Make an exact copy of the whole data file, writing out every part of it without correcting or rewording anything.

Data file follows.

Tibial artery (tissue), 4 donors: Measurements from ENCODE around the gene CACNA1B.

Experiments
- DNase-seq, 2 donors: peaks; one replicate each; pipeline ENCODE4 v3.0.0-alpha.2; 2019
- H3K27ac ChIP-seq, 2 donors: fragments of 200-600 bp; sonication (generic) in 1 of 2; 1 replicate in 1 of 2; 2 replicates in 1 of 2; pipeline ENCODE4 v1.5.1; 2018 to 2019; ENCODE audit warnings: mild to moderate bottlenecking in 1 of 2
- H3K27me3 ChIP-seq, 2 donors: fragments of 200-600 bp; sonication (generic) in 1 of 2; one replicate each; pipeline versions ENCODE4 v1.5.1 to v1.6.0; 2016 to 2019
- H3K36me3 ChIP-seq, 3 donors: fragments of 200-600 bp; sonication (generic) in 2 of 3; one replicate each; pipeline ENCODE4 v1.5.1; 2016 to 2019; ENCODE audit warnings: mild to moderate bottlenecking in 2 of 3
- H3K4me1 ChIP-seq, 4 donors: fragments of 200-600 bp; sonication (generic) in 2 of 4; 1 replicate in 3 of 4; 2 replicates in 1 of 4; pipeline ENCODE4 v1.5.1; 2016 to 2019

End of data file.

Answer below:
Tibial artery (tissue), 4 donors: Measurements from ENCODE around the gene CACNA1B.

Experiments
- DNase-seq, 2 donors: peaks; one replicate each; pipeline ENCODE4 v3.0.0-alpha.2; 2019
- H3K27ac ChIP-seq, 2 donors: fragments of 200-600 bp; sonication (generic) in 1 of 2; 1 replicate in 1 of 2; 2 replicates in 1 of 2; pipeline ENCODE4 v1.5.1; 2018 to 2019; ENCODE audit warnings: mild to moderate bottlenecking in 1 of 2
- H3K27me3 ChIP-seq, 2 donors: fragments of 200-600 bp; sonication (generic) in 1 of 2; one replicate each; pipeline versions ENCODE4 v1.5.1 to v1.6.0; 2016 to 2019
- H3K36me3 ChIP-seq, 3 donors: fragments of 200-600 bp; sonication (generic) in 2 of 3; one replicate each; pipeline ENCODE4 v1.5.1; 2016 to 2019; ENCODE audit warnings: mild to moderate bottlenecking in 2 of 3
- H3K4me1 ChIP-seq, 4 donors: fragments of 200-600 bp; sonication (generic) in 2 of 4; 1 replicate in 3 of 4; 2 replicates in 1 of 4; pipeline ENCODE4 v1.5.1; 2016 to 2019